Have you ever noticed that blue LED lights seem to burn out the fastest? It’s not just your imagination- blue LEDs actually do have a shorter lifespan than other colors. But why is this?
Here’s a list of 6 possible reasons why blue led lights burn out first;
- Blue LED Lights Get Excessive Use
- Blue LED Lights Have A Shorter Wavelength
- The Chemical Gallium Nitride (GaN) Is Added To Blue LED Lights
- Heat Can Cause Blue LED Lights To Burn Out Faster
- Blue LED Lights May Be More Susceptible To Electrostatic Discharge
- Blue LED Lights May Be More Sensitive To Voltage Fluctuations
Before we take a closer look at each of these reasons to see why they might cause blue LED lights to have a shorter lifespan, let’s first address a few related issues first.
What Is So Special About Blue LED?
While we tend to think of LED lights as a relatively new technology, they’ve actually been around for quite some time.
The first LEDs were developed in the early 1960s, but it wasn’t until the mid-1990s that blue LEDs became possible. This milestone is important because blue light is essential for creating white light.
You see, when you combine blue light with yellow light, you get white light. This is the same way that sunlight works- the sun emits a broad spectrum of colors, including both blue and yellow light, which combine to create the white light that we see every day.
But why is it so important to have blue light in order to create white light? It all has to do with the color rendering index, or CRI.
The CRI is a measure of how well a light source is able to render colors. A higher CRI means that colors will appear more vibrant and true-to-life under that light, while a lower CRI means that colors will appear more dull and muted.
To get a CRI of 100, which is the highest possible CRI, you need a light source that emits blue light. This is why blue LEDs are so important- without them, it would be impossible to create a white LED light with a high CRI.
What Does It Mean When Your LED Lights Are Blue?
Now that we know a little bit more about blue LEDs, you might be wondering what it actually means when your LED lights are blue. After all, most LED lights are white- so what does it mean if they’re blue?
Generally speaking, there are two different types of blue LED lights- those with a high CRI, and those with a low CRI.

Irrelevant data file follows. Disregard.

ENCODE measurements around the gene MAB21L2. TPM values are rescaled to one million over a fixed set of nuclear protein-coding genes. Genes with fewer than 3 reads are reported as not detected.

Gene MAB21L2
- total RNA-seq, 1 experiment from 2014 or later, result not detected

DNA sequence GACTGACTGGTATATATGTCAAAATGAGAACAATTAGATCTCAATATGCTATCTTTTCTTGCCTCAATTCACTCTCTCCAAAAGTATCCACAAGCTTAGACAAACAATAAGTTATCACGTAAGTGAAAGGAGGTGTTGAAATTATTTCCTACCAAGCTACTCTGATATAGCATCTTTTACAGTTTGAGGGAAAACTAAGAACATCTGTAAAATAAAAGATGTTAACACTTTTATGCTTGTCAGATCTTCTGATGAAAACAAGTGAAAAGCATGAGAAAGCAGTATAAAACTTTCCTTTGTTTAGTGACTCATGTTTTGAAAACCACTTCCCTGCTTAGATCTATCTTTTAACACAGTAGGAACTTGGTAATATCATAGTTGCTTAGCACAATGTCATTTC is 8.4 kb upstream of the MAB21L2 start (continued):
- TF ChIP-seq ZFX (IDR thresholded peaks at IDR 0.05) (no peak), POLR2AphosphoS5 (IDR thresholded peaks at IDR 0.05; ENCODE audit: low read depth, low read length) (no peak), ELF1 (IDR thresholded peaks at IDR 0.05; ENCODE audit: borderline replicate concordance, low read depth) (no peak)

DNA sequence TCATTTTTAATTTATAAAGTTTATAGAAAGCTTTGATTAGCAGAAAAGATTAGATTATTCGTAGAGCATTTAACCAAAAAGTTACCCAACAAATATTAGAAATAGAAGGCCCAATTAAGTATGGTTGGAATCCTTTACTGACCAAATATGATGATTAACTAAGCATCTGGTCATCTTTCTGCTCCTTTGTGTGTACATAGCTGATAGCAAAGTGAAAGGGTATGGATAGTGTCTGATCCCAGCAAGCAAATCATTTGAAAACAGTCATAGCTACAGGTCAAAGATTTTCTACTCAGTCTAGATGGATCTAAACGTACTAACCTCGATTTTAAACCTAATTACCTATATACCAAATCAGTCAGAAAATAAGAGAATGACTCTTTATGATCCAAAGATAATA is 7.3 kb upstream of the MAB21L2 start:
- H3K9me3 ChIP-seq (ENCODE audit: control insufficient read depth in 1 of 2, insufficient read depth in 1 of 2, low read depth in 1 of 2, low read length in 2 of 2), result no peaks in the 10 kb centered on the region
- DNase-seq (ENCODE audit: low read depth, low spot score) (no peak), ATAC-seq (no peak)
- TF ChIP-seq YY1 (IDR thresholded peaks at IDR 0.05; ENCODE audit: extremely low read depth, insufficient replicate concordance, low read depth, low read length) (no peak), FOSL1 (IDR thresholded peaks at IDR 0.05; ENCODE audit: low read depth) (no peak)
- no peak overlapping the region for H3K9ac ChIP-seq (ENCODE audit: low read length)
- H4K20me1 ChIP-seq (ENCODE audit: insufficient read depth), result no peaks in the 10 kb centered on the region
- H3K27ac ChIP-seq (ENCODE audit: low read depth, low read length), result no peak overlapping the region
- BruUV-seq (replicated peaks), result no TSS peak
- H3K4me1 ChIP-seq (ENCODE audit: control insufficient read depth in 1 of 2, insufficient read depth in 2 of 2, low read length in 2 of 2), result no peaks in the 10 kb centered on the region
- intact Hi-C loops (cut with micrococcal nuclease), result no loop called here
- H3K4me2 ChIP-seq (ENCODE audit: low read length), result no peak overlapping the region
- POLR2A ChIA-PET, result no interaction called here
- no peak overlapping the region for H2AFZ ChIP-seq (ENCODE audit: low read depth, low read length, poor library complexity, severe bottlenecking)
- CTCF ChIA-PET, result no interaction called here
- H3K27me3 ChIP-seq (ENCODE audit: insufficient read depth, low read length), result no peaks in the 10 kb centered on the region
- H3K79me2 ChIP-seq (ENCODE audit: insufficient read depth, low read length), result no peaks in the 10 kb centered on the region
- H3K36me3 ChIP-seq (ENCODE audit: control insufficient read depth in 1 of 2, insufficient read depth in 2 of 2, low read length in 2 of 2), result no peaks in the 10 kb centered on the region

High CRI blue LEDs are used in applications where it’s important to have accurate color renderings, such as in retail stores or art galleries. Low CRI blue LEDs are typically used in applications where color isn’t as important, such as in task lighting or general illumination.
So, if you’re noticing that your blue LED lights seem to be burning out faster than other colors, it’s likely because they have a low CRI.
This isn’t necessarily a bad thing- after all, low CRI LEDs are still quite efficient and can provide plenty of light. However, it is something to keep in mind if you’re noticing that your blue LED lights don’t seem to last as long as other colors.
The Reasons Why Blue LED Lights Burn Out First
So now that we understand a little bit more about blue LEDs let’s take a closer look at each of the six reasons why they might have a shorter lifespan than other colors.
1. Blue LED Lights Get Excessive Use
This is probably the most common reason why blue LED lights burn out first. They’re just used more often than other colors, so they have a higher chance of failure.
The vast majority of LEDs use high-intensity blue LEDs that illuminate a yellow phosphor to create white light.
This is why blue LEDs are used in most applications that require white light, such as headlights, flashlights, and indoor lighting.
Since blue LEDs are used so often, they have a higher chance of failure due to excessive use. However, this isn’t the only reason why blue LED lights burn out first.
Next, we’ll look at why blue LED lights have a shorter wavelength.
2. Blue LED Lights Have A Shorter Wavelength
The wavelength of light is measured in nanometers (nm), with blue light having a shorter wavelength than other colors. In fact, the wavelength of blue light is about 450 nm, while the wavelength of red light is about 700 nm.